2. Does your ESP allow you to set flexible business rules?
You’ll have to add conditions/rules to ensure that emails go to the right people. These rules should take into account customers’ behavior and your current business objectives.
Imagine a marketer is using a simple browse abandonment trigger programme, but wants to use a new programme for customers looking for deals on holiday gifts. Rules need to be set so that regular customers receive the standard browse abandonment email, while customers who browsed lots of holiday deals receive the new festive programme.
3. Can you manage frequency and exclusion?
It’s crucial to set marketing rules to make sure browse and abandoned cart recovery emails aren’t sent too often, and customers don’t get the same email twice.
For example, if you’re sending multiple types of cart abandonment emails, you need to be able to prioritise trigger programmes. Each customer should receive only the most relevant email series for them, and not get enrolled into multiple programmes simultaneously.
Shoppers will be irritated – and rightly so – if their inbox fills up with multiple, similar emails at the same time.
4. How will the email series respond if the situation changes?
One trigger programme can send a succession of emails at different times. For example, a cart abandonment email could be sent 30 minutes after abandonment, 24 hours later, and then after one week.
If the customer makes a purchase before the email series is complete, the programme should stop sending emails. Otherwise, customers will be frustrated by an irrelevant email. This means that the rules you set in your ESP need to be informed in real time by purchase data from your eCommerce platform.
5. How will your ESP personalise the content?
or many types of triggered emails, you need to include personalised content about the context. For instance, the products which have dropped in price after being viewed by the shopper.
For best results, you need to go further. Will you be able to increase the converting power of triggered emails by including smart content based on the individual’s history and preferences?”
For instance, a personalised hero image based on the shopper’s preferences, or product recommendations filtered by the shopper’s favourite category.
When to use an ESP as triggered email software
Using a general-purpose tool like an ESP can work well if you’re content with sending basic triggered messages such as purchase complete emails. Cart abandonment can also work, but the conversion rates will be lower if you can’t identify customers who weren’t logged in when they browsed or carted.
If your ESP is lacking browse and form abandonment, or any type of sophisticated personalisation, you’re likely better off considering a purpose-built solution.
Find the best specialised triggered email software
There are several dedicated triggered messaging systems which help tie your ESP and eCommerce systems together. Some handle just cart abandonment, while more sophisticated systems handle more applications including email and website personalisation.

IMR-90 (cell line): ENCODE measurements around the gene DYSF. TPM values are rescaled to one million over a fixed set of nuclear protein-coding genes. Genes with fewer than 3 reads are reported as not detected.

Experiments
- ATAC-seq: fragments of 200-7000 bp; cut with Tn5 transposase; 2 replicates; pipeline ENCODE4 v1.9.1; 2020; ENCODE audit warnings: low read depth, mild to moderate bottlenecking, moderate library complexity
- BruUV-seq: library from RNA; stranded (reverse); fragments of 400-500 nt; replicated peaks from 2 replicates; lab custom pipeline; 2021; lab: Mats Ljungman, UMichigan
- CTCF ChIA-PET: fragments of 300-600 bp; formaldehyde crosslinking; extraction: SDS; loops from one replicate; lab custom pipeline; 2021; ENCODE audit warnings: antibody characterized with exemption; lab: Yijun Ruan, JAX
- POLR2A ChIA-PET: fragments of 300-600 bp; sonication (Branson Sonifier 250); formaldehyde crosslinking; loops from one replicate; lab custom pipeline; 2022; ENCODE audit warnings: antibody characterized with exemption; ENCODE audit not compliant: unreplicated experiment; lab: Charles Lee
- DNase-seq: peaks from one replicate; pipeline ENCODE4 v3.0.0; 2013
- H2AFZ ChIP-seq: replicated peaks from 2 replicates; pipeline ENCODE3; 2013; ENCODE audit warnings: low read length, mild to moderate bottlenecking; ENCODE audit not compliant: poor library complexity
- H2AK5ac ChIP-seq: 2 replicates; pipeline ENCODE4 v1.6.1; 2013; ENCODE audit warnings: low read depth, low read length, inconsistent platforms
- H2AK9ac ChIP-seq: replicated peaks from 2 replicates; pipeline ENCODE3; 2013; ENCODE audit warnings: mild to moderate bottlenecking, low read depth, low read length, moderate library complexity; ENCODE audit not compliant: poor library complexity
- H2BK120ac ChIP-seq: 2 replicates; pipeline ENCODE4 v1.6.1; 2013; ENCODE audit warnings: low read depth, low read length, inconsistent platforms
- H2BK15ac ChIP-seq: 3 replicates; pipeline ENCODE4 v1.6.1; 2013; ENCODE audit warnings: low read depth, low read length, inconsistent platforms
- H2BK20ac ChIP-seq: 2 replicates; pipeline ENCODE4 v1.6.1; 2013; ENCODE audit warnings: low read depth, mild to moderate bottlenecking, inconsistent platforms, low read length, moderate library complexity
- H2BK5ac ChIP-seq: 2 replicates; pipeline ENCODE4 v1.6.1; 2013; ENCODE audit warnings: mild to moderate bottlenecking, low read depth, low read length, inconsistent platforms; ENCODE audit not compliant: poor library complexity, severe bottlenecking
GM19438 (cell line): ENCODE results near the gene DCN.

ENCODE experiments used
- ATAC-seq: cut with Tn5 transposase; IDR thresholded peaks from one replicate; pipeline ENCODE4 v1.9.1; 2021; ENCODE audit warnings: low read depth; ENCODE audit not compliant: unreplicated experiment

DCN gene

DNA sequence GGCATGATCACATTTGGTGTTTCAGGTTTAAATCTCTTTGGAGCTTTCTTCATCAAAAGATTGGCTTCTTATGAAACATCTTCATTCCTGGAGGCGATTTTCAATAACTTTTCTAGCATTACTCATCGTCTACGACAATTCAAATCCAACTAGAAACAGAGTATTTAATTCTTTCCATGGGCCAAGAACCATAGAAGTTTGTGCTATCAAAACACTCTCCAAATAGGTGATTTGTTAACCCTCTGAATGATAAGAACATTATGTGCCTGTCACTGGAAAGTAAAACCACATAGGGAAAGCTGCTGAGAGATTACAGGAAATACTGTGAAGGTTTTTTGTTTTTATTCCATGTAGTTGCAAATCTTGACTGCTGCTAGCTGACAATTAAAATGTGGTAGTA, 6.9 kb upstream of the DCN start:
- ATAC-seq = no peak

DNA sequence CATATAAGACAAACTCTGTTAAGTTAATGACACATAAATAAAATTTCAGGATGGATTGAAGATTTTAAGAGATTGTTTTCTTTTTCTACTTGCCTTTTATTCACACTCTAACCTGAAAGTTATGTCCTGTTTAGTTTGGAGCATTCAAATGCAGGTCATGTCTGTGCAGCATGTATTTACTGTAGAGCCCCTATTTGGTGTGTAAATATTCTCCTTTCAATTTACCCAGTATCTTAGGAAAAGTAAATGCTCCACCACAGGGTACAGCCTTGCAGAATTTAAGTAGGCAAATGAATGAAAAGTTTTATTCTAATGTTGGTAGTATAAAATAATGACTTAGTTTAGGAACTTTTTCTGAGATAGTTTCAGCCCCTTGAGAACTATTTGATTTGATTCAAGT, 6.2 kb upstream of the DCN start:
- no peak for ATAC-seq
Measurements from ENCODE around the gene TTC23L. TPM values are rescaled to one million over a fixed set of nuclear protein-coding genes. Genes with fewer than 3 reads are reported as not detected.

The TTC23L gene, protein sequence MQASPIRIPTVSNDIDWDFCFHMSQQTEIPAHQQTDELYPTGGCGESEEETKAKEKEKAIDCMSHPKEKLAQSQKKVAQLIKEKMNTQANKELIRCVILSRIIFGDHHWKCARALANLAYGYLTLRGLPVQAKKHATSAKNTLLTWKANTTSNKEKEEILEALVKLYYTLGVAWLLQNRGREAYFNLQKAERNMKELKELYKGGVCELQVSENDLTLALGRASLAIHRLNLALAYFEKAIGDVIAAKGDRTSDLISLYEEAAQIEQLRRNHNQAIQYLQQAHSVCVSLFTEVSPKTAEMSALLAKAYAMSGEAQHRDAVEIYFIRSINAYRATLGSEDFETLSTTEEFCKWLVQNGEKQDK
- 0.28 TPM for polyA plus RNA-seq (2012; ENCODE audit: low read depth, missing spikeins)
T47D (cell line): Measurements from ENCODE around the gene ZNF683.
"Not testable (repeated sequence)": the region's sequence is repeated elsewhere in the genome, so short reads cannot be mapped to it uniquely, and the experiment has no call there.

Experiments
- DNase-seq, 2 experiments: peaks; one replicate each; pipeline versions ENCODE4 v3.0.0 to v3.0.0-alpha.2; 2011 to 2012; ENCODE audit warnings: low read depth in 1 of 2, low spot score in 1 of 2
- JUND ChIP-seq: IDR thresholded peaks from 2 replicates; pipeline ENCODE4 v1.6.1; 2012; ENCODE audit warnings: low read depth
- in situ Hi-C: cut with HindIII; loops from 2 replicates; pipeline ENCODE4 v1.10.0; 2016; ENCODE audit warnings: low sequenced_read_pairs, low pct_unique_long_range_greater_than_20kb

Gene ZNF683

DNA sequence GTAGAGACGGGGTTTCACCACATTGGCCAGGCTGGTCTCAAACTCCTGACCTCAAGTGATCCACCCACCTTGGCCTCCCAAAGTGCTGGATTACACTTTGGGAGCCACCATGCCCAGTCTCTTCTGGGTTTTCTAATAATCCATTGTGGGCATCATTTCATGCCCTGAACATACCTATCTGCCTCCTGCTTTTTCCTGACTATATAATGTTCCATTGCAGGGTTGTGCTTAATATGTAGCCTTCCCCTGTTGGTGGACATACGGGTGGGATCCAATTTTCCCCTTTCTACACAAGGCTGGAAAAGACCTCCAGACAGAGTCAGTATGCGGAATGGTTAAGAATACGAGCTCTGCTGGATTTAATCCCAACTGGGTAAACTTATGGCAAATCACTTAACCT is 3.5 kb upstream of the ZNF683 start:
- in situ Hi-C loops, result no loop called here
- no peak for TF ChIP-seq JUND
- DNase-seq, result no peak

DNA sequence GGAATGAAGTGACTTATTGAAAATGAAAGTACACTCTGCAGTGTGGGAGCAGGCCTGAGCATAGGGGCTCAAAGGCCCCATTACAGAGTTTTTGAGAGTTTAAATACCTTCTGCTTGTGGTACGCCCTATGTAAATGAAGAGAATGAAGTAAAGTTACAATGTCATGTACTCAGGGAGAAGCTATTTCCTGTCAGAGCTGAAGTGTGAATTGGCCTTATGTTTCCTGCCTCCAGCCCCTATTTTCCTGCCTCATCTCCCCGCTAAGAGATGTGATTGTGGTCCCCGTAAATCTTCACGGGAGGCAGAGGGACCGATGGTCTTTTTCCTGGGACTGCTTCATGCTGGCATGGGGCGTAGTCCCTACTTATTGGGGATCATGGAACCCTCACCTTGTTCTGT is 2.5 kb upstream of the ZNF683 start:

Here’s what you should consider when choosing a triggered messaging provider:
1. How much does the triggered email software cost?
First, check the cost of integration of the triggered email solution with your eCommerce platform. Support for data layers may reduce this cost. The W3C Digital Data Layer is a standard way of exposing eCommerce data such as cart contents to third-party providers and partners on your site.
This makes installing plugins and tools much simpler. There’s also less strain on your technical teams, as there’s no need for lots of custom coding.
Also, consider how the solution is priced.
There are three main pricing models to choose from:
- Affiliate pricing model: Some solutions are priced based on the revenue generated by the triggered programmes. This can work well if you’ll be sending emails on a small scale, as you’ll pay only for what performs. However, it will be difficult to forecast costs and plan your budget if you’re sending emails at scale.
- Basic/Pro/Premium pricing bands: Paying for functional packages makes it easier to forecast costs and control your budget. But you may end up missing out on some features out of your price range, or unnecessarily paying for functionality you don’t use. Often, there is an additional CPM cost for email sends or other personalisation capabilities, which makes costs unpredictable.
- All you can eat model: Some solutions let you take up a subscription based on the size of your business (e.g. your website’s monthly page views), with no additional variable costs such as cpm or impressions. You get control of your marketing budget, and the cost scales as your company does. This model is mostly fit for mid-market and enterprise level users with a large customer base.
Many triggered email providers offer a range of other email and web functionalities. Find out if you can pick and choose from the available modules. This will avoid duplicating your existing functionality or paying for features you don’t need.
2. Does the platform have access to enough data?
Make sure the triggered email tool can collect and coordinate data from multiple sources, such as your website, ESP, and eCommerce system. Methods of data collection might include APIs, file transfer by FTP, or web scraping as appropriate.